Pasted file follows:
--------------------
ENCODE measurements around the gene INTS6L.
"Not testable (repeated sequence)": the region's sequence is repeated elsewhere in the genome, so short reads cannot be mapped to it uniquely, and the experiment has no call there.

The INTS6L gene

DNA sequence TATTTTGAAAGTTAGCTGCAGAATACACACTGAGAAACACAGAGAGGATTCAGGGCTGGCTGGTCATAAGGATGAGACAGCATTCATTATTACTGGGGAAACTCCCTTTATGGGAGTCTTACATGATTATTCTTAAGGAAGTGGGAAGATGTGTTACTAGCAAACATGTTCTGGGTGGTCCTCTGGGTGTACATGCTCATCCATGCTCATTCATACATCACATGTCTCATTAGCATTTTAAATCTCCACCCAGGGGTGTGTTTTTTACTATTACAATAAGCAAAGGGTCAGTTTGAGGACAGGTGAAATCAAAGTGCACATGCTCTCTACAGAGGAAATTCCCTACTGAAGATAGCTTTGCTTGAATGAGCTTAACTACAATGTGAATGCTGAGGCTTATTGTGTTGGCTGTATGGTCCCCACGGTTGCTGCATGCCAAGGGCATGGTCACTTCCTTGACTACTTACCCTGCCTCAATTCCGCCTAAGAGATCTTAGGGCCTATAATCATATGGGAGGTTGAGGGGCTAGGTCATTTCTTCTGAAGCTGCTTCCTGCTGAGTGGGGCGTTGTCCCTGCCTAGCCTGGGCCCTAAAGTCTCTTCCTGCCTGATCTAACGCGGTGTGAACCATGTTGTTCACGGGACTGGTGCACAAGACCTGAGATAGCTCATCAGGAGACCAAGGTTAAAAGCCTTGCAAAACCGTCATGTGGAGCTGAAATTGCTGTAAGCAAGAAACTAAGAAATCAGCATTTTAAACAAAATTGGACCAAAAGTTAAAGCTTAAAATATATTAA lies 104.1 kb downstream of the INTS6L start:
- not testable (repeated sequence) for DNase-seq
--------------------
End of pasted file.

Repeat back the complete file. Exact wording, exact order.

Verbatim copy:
ENCODE measurements around the gene INTS6L.
"Not testable (repeated sequence)": the region's sequence is repeated elsewhere in the genome, so short reads cannot be mapped to it uniquely, and the experiment has no call there.

The INTS6L gene

DNA sequence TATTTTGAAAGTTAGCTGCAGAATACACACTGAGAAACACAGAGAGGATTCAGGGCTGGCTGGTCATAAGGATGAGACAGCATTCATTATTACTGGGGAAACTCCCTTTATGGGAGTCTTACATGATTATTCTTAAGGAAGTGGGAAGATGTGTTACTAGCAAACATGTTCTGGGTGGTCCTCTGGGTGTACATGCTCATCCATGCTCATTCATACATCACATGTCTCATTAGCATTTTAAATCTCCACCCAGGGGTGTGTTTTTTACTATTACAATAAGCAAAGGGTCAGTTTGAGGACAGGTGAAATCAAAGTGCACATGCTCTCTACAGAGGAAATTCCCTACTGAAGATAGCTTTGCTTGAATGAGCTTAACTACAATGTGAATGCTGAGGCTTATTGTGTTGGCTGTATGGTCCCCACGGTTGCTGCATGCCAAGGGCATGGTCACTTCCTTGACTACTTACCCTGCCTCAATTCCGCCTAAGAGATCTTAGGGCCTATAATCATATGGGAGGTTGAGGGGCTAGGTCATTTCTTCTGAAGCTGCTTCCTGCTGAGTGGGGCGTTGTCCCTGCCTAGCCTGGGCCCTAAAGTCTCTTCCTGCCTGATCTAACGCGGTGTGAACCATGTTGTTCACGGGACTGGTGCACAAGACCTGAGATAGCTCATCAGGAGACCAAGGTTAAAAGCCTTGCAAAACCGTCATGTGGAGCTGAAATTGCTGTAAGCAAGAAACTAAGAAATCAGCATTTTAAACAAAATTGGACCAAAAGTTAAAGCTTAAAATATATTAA lies 104.1 kb downstream of the INTS6L start:
- not testable (repeated sequence) for DNase-seq